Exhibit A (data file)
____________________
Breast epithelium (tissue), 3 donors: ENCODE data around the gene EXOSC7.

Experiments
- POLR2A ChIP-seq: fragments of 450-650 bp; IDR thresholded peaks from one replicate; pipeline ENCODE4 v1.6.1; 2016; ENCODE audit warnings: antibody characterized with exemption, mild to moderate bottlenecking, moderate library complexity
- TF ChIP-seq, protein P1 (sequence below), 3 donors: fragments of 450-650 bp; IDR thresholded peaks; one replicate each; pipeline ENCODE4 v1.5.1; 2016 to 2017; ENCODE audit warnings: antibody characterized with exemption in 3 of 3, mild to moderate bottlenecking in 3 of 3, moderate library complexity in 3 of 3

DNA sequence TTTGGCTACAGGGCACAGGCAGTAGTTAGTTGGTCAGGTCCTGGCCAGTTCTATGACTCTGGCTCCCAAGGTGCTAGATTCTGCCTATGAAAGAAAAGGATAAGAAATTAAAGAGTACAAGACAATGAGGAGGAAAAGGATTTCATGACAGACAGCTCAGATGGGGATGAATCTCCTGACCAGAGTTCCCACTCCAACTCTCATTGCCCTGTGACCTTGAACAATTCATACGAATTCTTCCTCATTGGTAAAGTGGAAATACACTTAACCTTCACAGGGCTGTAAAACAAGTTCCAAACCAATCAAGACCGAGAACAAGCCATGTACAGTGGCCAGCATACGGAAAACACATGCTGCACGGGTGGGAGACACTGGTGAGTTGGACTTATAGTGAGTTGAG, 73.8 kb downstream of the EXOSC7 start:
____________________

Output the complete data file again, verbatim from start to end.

Breast epithelium (tissue), 3 donors: ENCODE data around the gene EXOSC7.

Experiments
- POLR2A ChIP-seq: fragments of 450-650 bp; IDR thresholded peaks from one replicate; pipeline ENCODE4 v1.6.1; 2016; ENCODE audit warnings: antibody characterized with exemption, mild to moderate bottlenecking, moderate library complexity
- TF ChIP-seq, protein P1 (sequence below), 3 donors: fragments of 450-650 bp; IDR thresholded peaks; one replicate each; pipeline ENCODE4 v1.5.1; 2016 to 2017; ENCODE audit warnings: antibody characterized with exemption in 3 of 3, mild to moderate bottlenecking in 3 of 3, moderate library complexity in 3 of 3

DNA sequence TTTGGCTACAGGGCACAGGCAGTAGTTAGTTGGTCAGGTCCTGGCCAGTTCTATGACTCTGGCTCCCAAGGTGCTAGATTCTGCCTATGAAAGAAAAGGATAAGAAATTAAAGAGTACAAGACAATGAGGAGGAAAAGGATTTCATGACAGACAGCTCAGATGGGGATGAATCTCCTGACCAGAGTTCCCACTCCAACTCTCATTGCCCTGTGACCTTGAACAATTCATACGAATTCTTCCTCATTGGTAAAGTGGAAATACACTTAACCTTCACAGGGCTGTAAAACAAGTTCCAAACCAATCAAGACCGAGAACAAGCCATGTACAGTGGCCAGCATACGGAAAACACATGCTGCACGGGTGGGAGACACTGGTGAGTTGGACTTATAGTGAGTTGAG, 73.8 kb downstream of the EXOSC7 start: